Threat of land subsidence in and around Kolkata City and East Kolkata Wetlands – A paper in Journal of Earth System Science

This paper in Journal of Earth System Science attempts to estimate the possible rate of land subsidence of Kolkata City including Salt Lake City and the adjoining East Kolkata Wetlands located at the lower part of the deltaic alluvial plain of South Bengal basin. Land subsidence is an environmental hazard which is caused by overdraft of groundwater or oil extraction and results in gradual settling or sudden sinking of the earth’s surface owing to subsurface movement of the materials of the earth. 

Land subsidence occurs when large amounts of groundwater have been withdrawn from certain types of rocks, such as fine-grained sediments. The sediment compacts because the water is partly responsible for holding up the ground. Decline of water table or piezometric surface results in vertical compression of the subsurface materials. Along with vertical compression, lateral compression may also take place due to initiation or acceleration of lateral flow of groundwater. This lateral movement also results in subsidence of the land surface. Any flow or overdraft of groundwater in unconsolidated material should produce some movement of the land surface.

This movement is generally small, but may become very significant where subsurface materials are thick and/or compressible and the groundwater level declines appreciably. Land subsidence may not be noticeable because it can occur over large areas rather than in a small spot.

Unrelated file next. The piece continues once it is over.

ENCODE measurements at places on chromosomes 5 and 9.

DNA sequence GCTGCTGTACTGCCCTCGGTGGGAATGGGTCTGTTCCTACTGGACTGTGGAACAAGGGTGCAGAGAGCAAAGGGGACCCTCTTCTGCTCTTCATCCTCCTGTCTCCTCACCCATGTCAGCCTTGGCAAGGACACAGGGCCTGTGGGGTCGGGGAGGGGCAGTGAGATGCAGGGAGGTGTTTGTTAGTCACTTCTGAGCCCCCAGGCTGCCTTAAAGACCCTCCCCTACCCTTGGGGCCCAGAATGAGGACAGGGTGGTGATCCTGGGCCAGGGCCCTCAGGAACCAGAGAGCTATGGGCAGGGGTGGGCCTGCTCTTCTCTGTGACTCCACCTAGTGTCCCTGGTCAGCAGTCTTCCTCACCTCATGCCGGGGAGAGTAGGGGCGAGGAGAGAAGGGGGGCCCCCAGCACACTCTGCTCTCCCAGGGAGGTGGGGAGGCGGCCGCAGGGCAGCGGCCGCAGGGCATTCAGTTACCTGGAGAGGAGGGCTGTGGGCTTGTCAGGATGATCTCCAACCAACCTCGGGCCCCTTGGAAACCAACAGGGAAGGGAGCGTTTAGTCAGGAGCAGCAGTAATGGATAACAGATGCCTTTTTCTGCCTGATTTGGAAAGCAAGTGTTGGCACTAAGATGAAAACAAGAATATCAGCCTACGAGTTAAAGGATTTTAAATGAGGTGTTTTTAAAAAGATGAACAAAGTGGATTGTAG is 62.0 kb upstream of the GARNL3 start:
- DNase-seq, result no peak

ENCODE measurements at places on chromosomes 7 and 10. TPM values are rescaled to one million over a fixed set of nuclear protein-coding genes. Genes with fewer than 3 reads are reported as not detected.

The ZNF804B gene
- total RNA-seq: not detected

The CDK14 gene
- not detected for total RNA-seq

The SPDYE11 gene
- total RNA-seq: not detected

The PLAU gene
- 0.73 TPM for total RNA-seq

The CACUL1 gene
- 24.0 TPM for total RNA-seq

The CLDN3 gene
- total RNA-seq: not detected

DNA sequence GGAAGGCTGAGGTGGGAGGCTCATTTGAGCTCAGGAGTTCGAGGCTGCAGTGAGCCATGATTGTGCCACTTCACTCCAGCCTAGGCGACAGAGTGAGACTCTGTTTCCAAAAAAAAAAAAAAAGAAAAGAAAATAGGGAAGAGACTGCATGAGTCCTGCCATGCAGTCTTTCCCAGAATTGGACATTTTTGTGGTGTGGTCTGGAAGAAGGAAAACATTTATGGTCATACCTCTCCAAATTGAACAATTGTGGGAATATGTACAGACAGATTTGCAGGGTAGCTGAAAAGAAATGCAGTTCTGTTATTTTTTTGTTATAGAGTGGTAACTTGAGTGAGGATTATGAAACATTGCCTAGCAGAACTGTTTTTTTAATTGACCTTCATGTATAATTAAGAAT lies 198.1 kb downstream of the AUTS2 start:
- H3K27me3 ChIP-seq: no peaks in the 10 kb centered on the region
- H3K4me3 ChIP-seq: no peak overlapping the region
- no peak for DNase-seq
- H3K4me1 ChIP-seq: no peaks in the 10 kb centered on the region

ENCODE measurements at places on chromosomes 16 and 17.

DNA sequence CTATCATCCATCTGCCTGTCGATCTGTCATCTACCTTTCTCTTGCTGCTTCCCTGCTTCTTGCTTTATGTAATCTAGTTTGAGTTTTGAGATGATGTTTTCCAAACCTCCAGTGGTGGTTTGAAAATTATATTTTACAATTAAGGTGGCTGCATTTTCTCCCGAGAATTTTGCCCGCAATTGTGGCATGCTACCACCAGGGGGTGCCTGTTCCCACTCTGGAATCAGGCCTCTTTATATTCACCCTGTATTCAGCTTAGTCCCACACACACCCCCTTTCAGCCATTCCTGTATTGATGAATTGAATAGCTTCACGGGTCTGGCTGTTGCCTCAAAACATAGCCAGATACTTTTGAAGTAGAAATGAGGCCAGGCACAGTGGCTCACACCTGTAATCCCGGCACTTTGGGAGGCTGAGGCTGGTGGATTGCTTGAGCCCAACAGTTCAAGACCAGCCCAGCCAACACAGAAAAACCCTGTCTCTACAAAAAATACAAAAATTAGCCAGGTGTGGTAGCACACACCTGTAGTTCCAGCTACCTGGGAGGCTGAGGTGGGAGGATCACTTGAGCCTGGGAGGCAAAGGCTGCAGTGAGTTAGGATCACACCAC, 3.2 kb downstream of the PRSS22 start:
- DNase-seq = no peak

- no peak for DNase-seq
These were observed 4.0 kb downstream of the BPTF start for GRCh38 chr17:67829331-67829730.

Land subsidence is either individual or a combined effect of inelastic compression of the confining bed and/or elastic compression of the solid matrix of the aquifers. Land subsidence due to groundwater overdraft is essentially irreversible in case of inelastic compression of the overlying confining clay bed. It can be stopped only by halting the decline of groundwater level. However, rebound of the land surface is generally insignificant even if the groundwater levels are restored to the height, prior to subsidence.

Demand of groundwater for drinking, agricultural and industrial purposes has increased due to rapid urbanization. The subsurface geology consists of Quaternary sediments comprising a succession of clay, silty clay and sand of various grades. Groundwater occurs mostly under confined condition except in those places where the top aquitard has been obliterated due to the scouring action of past channels.

Currently, the piezometric head shows a falling trend and it may be accelerated due to further over-withdrawal of groundwater resulting in land subsidence. The estimated mean land subsidence rate is 13.53 mm/year and for 1 m drop in the piezometric head, the mean subsidence is 3.28 cm.

The surface expression of the estimated land subsidence is however, cryptic because of a time lag between the settlement of the thick low-permeable aquitard at the top and its surface expression. Therefore, groundwater of the cities and wetland areas should be developed cautiously based on the groundwater potential to minimize the threat of land subsidence.

Download the paper here -

Post By: Amita Bhaduri